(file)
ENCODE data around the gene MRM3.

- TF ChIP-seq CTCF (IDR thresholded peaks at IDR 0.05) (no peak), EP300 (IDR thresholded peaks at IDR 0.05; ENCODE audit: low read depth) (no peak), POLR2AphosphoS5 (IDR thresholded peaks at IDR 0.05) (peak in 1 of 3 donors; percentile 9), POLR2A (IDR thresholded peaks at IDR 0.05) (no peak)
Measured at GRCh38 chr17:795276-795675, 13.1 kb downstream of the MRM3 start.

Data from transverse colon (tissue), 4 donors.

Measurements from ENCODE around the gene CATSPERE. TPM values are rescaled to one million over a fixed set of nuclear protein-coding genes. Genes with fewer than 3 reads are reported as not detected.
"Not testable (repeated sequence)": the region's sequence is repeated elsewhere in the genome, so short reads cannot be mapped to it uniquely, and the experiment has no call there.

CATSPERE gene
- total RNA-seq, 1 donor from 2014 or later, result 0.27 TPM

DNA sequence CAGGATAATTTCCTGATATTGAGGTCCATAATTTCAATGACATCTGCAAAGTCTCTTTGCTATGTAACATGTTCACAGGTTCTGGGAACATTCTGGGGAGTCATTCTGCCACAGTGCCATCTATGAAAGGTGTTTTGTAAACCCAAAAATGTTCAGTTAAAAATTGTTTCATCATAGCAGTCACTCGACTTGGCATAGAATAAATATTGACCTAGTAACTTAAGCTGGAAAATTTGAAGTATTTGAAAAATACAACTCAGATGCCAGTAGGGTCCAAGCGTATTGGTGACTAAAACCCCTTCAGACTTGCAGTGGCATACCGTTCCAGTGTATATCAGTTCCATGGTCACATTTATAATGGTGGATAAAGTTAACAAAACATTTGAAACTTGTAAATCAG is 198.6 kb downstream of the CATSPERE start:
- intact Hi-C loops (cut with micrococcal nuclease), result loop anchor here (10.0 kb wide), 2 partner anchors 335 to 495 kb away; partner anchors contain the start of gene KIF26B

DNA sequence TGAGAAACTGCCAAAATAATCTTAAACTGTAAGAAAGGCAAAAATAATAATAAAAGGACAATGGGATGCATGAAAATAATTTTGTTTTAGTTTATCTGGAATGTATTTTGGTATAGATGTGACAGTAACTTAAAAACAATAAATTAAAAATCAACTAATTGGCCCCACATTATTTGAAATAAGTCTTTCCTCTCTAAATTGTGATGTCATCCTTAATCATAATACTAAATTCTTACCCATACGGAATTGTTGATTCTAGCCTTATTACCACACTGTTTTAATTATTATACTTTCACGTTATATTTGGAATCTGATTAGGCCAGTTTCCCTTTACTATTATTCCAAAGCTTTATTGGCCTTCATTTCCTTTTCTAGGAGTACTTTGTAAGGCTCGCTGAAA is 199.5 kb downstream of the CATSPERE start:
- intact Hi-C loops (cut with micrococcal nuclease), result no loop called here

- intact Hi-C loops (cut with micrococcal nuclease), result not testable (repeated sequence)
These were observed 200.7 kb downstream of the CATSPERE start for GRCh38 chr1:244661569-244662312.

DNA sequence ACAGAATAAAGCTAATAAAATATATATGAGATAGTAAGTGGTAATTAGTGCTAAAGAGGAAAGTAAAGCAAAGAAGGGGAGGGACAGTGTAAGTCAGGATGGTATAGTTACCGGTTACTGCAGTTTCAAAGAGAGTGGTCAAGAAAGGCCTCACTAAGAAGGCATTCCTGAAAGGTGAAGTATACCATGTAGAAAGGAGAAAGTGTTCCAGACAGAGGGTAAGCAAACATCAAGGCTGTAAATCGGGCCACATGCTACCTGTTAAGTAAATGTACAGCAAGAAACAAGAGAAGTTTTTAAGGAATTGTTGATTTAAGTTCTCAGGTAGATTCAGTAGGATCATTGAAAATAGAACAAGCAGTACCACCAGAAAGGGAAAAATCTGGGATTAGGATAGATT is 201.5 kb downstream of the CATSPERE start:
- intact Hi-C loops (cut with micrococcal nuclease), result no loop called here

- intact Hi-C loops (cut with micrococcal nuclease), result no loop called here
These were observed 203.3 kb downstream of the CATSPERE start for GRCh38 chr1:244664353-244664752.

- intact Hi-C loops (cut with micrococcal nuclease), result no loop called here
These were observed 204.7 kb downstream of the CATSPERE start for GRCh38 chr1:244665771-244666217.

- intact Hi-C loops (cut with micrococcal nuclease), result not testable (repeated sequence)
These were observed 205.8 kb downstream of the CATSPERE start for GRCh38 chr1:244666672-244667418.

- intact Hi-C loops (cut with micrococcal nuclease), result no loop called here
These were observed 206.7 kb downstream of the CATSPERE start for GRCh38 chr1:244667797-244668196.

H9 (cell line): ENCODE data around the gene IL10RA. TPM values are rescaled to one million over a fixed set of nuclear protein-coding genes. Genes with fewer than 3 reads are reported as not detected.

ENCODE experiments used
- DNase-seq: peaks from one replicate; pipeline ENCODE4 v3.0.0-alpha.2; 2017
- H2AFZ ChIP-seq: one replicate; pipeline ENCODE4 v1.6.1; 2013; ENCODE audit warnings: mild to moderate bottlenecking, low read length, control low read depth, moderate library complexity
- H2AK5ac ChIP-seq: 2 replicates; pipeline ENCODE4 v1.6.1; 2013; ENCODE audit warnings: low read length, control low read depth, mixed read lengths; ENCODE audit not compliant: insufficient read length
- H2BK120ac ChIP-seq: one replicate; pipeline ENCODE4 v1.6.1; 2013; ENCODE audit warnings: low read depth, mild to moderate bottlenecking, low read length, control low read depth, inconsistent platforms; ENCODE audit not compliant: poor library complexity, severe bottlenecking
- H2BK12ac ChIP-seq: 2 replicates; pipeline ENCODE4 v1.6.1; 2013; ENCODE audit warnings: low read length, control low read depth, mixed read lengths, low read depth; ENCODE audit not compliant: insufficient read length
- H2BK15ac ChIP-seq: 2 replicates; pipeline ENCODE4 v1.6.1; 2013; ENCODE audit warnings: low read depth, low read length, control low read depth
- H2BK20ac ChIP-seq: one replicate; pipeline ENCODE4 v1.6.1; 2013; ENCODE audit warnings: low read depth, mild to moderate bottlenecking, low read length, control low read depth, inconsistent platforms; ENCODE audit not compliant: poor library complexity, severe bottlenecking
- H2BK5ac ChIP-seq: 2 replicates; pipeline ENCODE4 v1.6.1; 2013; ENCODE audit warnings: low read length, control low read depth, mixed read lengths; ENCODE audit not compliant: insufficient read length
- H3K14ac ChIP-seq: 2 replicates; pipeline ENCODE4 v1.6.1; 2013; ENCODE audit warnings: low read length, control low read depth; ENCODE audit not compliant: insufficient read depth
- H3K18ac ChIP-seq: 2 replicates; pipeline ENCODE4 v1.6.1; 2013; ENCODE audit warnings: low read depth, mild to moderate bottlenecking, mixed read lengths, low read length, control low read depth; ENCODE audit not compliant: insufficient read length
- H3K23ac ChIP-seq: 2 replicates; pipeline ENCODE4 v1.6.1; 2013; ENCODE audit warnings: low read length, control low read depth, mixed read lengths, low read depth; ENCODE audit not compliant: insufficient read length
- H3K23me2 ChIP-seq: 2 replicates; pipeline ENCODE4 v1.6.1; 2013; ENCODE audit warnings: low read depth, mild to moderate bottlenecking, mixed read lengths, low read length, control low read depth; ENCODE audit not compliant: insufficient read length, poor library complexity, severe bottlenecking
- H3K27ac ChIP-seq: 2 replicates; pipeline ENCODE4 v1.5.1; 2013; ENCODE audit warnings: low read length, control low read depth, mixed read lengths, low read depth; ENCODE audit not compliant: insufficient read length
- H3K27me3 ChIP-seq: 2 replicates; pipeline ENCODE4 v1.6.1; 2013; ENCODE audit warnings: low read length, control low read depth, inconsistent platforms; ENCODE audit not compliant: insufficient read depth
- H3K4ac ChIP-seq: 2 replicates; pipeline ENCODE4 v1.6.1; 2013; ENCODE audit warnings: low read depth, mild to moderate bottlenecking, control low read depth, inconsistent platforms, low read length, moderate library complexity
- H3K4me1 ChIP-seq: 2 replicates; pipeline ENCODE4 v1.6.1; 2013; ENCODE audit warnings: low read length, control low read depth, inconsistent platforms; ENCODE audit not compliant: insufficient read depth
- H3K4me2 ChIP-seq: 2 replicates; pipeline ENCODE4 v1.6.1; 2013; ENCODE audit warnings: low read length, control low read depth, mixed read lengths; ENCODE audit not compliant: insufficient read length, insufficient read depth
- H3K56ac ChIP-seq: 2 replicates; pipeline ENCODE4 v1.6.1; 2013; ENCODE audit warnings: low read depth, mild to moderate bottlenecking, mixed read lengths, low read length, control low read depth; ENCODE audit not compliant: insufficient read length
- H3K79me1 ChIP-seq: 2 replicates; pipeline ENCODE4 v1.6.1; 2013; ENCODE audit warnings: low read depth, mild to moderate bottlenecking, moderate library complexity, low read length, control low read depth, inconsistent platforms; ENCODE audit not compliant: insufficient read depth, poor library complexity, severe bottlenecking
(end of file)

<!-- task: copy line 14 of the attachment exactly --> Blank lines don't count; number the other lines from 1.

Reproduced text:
These were observed 200.7 kb downstream of the CATSPERE start for GRCh38 chr1:244661569-244662312.